This article consists of the following sections: section 2 overviews the Mark5B system; section 3 briefly considers the data output module (DOM) of the Mark5B system; section 4 describes the playback control software developed by this study; section 5 discusses the performance test results of the developed the playback control software; and finally, section 6 concludes this article.
As shown in Fig. 1, the outer appearance of the Mark5B high-speed recorder system (Whitney 2004) is identical to that of the Mark5A. However, the biggest difference is that the Mark5B high-speed recorder system employs VSI as the interface board that is for the input and output of data. The constitution of the Mark5B system is briefly described below.
The Mark5B system is comprised of a StreamStor board for RAID composition, an I/O board in VSI standards, and two packs composed of eight hard disks. The input and output system of the Mark5B is briefly described below. Different from the Mark5A, the Mark5B system functions as the recording and playback are separated. The recording and playback functions are also mentioned below.
The DIM of Mark5B synchronizes the clock with 1 pulse per second (PPS) signal included in the input signal, and uses it as the standard clock signal. The DIM also sets the parameters when general data are acquired, monitoring the operation during the data acquisition. It also extracts the phase calibration (phase-cal) signal needed for the correlation system later. In addition, the DIM tests the data transmission and reception by generating the test vector and ramp signals for the examination of the Mark5B system and receiving the test vector signals. The input data processing status can be checked through the front panel data port (FPDP) (VITA Standards Organization 1998) bus adopted in the Mark5B I/O board. The DIM also includes the module to control PDATA, the visual information in the form of the American Standard Code for Information Interchange (ASCII) stream.
Different from the DIM, the DOM of the Mark5B is the system that usually has the correlation mode of the other Mark5B recording mode and is used to playback the data. There are two operation modes. One is the DOM station unit (SU) mode, which is the mode used for the SU operation of the Mark 4 correlator that is now used at the MIT Haystack Observatory (http://www.haystack.edu) in the USA, and the Max Planck Institute for Radio Astronomy (MPI, http://www.mpifr-bonn.mpg.de)/ Joint Institute for VLBI in Europe (JIVE, http://www.jive.nl) in Europe, etc. The other is the general VSI mode, playing the data recorded in hard disk drive (HDD) by means of VSI interface together with the visual information. This mode is used in KVN. The DOM may include the visual process module, depending on the users, to play the PDATA, the visual information recorded in the DIM. Here, QDATA and PDATA have the same type, differing only in their names.
Fig. 2 shows the simple control operations when the Mark5B system is used as a player. The playback control software in Fig. 2, similar to the recording mode, has the dominator which is the control terminal exchanging commands through the Transmission Control Protocol/Internet Protocol (TCP/IP) (IEEE Standard Association 2002) communication. Domino, the main part of the playback control software, initializes the devices control software that interprets the input command and controls the hardware, and outputs the response to the operation command to the control terminal. After the hardware device is initialized by the input command from Domino and turns to the operation status, it plays the role of outputting the data stored in the hard disk according to the data playback command.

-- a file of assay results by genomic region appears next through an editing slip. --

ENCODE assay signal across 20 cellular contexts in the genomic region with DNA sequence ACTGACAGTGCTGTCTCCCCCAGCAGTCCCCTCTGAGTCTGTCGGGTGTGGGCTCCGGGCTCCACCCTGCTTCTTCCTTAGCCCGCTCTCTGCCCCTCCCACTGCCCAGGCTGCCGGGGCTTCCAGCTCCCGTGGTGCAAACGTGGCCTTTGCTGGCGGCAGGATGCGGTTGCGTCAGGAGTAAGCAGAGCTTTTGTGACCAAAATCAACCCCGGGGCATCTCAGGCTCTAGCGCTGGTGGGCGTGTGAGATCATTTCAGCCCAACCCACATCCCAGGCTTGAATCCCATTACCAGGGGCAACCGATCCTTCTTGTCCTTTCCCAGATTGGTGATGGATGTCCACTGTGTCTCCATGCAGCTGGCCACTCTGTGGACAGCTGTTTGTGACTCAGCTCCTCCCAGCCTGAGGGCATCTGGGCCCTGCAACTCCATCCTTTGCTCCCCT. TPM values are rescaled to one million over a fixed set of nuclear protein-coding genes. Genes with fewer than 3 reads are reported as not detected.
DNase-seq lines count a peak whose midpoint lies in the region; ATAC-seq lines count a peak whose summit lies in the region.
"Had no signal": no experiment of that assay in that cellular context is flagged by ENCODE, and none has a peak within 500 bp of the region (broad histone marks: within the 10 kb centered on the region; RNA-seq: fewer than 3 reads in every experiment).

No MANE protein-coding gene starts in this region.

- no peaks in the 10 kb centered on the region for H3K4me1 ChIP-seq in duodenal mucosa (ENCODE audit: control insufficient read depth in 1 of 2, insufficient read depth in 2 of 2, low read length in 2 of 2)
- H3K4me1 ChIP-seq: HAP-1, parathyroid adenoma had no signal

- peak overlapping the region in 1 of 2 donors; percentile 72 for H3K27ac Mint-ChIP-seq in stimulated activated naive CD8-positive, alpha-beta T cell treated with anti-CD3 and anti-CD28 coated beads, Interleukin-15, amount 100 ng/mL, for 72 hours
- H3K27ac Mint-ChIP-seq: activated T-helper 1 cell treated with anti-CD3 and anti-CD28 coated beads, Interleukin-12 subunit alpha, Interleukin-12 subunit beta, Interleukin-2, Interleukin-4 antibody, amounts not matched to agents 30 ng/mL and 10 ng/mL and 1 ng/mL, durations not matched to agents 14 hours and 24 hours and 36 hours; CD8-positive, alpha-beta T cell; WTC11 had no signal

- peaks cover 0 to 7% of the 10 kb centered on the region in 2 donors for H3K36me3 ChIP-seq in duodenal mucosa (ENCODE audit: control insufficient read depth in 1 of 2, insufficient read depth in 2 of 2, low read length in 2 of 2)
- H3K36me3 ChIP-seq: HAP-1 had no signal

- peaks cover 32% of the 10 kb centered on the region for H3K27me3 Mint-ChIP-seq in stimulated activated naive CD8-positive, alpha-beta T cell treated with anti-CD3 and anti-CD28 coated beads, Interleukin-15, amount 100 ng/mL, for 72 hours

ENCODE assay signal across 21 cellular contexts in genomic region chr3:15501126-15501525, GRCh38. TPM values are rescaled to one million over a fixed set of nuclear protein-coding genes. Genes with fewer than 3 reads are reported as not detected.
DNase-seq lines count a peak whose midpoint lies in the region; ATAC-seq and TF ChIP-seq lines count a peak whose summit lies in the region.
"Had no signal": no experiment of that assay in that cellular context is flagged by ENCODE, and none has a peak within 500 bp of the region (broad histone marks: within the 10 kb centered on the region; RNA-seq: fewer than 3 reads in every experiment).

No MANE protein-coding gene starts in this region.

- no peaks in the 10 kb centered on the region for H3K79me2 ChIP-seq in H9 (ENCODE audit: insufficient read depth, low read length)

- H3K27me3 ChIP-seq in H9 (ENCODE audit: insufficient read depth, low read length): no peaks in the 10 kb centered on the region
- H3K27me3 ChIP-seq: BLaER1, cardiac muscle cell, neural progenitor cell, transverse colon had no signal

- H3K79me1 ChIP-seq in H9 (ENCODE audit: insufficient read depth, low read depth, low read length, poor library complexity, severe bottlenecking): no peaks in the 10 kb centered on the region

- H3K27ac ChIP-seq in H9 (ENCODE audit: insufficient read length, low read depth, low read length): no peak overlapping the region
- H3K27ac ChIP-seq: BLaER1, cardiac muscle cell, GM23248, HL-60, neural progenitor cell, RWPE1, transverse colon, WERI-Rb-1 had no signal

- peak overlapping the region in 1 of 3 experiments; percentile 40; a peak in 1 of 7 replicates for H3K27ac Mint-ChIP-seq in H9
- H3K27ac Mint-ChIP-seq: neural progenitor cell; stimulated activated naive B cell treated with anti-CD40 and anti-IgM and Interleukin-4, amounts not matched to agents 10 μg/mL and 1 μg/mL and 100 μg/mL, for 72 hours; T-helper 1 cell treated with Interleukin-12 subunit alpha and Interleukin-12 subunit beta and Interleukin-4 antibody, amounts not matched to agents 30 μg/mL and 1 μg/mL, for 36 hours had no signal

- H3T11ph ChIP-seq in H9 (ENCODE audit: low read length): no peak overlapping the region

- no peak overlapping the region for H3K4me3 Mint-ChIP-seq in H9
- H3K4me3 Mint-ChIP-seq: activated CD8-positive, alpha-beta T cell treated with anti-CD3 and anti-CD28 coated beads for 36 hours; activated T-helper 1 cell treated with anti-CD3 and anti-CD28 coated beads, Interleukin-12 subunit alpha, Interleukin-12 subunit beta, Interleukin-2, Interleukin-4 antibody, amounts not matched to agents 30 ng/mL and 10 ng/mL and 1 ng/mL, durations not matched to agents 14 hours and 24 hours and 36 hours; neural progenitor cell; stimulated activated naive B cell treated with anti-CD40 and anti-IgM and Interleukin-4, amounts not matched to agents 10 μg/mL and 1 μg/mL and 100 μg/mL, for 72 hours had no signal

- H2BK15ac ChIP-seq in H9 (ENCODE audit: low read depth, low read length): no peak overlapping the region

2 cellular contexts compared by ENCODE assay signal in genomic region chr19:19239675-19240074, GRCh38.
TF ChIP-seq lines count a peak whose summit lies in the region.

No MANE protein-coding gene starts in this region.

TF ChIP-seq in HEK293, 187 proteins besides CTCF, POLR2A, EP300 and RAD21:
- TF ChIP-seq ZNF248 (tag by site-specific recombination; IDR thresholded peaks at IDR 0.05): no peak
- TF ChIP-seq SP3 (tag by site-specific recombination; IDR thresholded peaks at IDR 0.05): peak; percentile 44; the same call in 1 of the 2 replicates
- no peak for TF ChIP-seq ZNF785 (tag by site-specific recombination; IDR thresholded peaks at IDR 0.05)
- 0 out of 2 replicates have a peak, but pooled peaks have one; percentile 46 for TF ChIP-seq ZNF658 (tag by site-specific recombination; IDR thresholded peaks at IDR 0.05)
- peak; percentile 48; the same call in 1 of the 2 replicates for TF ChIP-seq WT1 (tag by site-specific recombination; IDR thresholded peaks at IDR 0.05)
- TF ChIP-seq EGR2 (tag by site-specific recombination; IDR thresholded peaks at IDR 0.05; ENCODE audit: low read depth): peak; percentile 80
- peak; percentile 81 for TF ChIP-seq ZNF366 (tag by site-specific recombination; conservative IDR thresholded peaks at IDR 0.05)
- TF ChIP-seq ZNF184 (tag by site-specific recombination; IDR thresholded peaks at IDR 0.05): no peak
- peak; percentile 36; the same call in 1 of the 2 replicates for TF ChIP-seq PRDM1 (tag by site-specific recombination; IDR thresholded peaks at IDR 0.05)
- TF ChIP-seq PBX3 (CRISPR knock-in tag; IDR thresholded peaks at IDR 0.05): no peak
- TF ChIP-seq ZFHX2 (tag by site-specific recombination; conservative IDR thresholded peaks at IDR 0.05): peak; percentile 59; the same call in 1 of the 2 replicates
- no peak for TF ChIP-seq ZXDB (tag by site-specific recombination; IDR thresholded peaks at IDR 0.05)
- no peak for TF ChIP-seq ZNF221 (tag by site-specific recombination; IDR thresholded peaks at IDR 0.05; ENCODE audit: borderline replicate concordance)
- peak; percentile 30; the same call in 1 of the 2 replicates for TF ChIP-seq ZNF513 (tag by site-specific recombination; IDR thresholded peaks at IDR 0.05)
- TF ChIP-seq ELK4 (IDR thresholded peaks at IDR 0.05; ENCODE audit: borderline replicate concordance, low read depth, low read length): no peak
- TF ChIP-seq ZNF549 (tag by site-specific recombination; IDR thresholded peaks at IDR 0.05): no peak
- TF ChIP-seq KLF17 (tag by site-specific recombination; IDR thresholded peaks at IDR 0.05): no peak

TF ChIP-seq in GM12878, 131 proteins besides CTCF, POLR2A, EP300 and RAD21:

The Mark5B system was designed to meet the VLBI Standard Hardware Interface (VSI-H) (International VLBI Service 2002) standards. Fig. 3 is the module diagram of the Mark5B system presented according to the VSI-H standards. As introduced in Section 2, the Mark5B system is composed of the DIM and DOM. This section introduces the system, focusing on the DOM, and briefly describes each of the DOM signals shown in Fig. 3.
As in Fig. 3, the two representative signals used in the digital processing system (DPS) are as follows (International VLBI Service 2002):
DPSCLOCK: This is the clock signal from the DPS with the clock frequencies of 32 MHz at 1 Gbps and 64 MHz at 2 Gbps. It serves as the standard frequency of the DOM.
DPS1PPS: This signal is similar to the 1 PPS signal setting the DOT clock in the DIM, generating one signal in precisely one second intervals. It is used to synchronize the DOM clock inside the requested observe time (ROT).
The definitions of the representative signals that are used in the output data ports from the DOM module to the DPS in Fig. 3 are as follows:
Reconstructed bitstream signal (RBS0<>;RBS31): This is the signal from which a valid sample of bitstream is precisely reconstructed to output the input signal from the DIM or the data recorded in HDD pack to the RBS bus line of the DOM.
RCLOCK: This is the clock signal that is the output together with the RBS with the clock frequencies of 32 MHz at 1 Gbps and 64 MHz at 2 Gbps. This is identical to the CLOCK signal in the recording mode of the DIM.